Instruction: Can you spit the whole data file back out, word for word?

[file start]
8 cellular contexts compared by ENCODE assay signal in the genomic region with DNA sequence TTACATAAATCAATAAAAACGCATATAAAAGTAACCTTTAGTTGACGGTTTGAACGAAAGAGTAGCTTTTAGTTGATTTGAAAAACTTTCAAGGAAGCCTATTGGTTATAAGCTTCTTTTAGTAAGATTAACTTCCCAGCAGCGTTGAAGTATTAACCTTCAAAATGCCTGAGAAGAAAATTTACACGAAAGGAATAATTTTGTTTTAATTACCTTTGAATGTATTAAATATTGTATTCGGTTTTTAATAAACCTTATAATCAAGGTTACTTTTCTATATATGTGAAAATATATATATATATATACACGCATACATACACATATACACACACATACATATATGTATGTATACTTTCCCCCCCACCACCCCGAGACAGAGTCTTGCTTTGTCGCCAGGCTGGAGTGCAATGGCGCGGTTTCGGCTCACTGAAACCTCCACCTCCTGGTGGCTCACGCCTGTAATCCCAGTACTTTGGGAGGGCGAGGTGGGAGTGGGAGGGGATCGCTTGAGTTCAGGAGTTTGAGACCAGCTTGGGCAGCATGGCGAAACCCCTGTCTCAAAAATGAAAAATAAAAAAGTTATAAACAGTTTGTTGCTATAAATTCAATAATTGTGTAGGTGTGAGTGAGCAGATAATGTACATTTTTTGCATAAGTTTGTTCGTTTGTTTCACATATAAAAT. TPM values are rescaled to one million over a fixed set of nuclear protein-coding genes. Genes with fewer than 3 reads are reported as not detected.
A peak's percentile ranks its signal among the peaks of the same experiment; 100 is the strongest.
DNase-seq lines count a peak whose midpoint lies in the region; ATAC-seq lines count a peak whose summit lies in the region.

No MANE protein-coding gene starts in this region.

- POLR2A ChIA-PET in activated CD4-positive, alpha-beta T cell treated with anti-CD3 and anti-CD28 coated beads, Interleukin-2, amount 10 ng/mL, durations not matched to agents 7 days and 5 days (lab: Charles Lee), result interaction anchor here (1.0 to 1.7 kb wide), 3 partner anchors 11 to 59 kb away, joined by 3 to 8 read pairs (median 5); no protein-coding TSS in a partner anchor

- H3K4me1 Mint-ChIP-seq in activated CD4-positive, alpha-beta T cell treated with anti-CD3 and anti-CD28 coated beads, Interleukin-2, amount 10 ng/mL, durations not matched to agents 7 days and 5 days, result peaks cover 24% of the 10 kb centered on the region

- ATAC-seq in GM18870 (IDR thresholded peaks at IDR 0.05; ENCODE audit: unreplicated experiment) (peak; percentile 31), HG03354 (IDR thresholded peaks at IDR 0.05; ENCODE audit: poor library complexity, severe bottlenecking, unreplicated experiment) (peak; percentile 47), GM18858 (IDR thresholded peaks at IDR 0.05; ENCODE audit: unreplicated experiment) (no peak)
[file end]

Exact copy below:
8 cellular contexts compared by ENCODE assay signal in the genomic region with DNA sequence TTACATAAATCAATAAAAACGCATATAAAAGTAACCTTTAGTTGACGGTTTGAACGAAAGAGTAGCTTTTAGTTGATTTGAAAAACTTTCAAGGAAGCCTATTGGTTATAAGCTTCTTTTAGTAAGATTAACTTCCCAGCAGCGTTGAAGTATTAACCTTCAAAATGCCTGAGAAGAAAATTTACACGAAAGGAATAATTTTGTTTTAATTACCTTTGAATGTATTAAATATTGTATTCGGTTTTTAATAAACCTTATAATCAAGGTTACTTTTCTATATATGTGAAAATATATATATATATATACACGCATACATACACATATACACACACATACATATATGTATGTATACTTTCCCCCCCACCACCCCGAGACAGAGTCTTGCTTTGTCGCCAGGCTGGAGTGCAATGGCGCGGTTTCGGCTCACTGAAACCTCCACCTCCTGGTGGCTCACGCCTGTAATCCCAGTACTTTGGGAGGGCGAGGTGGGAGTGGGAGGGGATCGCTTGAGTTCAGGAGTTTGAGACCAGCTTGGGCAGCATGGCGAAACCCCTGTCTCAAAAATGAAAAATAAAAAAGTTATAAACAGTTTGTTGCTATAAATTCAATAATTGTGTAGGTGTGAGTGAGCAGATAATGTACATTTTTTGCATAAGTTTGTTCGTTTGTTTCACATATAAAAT. TPM values are rescaled to one million over a fixed set of nuclear protein-coding genes. Genes with fewer than 3 reads are reported as not detected.
A peak's percentile ranks its signal among the peaks of the same experiment; 100 is the strongest.
DNase-seq lines count a peak whose midpoint lies in the region; ATAC-seq lines count a peak whose summit lies in the region.

No MANE protein-coding gene starts in this region.

- POLR2A ChIA-PET in activated CD4-positive, alpha-beta T cell treated with anti-CD3 and anti-CD28 coated beads, Interleukin-2, amount 10 ng/mL, durations not matched to agents 7 days and 5 days (lab: Charles Lee), result interaction anchor here (1.0 to 1.7 kb wide), 3 partner anchors 11 to 59 kb away, joined by 3 to 8 read pairs (median 5); no protein-coding TSS in a partner anchor

- H3K4me1 Mint-ChIP-seq in activated CD4-positive, alpha-beta T cell treated with anti-CD3 and anti-CD28 coated beads, Interleukin-2, amount 10 ng/mL, durations not matched to agents 7 days and 5 days, result peaks cover 24% of the 10 kb centered on the region

- ATAC-seq in GM18870 (IDR thresholded peaks at IDR 0.05; ENCODE audit: unreplicated experiment) (peak; percentile 31), HG03354 (IDR thresholded peaks at IDR 0.05; ENCODE audit: poor library complexity, severe bottlenecking, unreplicated experiment) (peak; percentile 47), GM18858 (IDR thresholded peaks at IDR 0.05; ENCODE audit: unreplicated experiment) (no peak)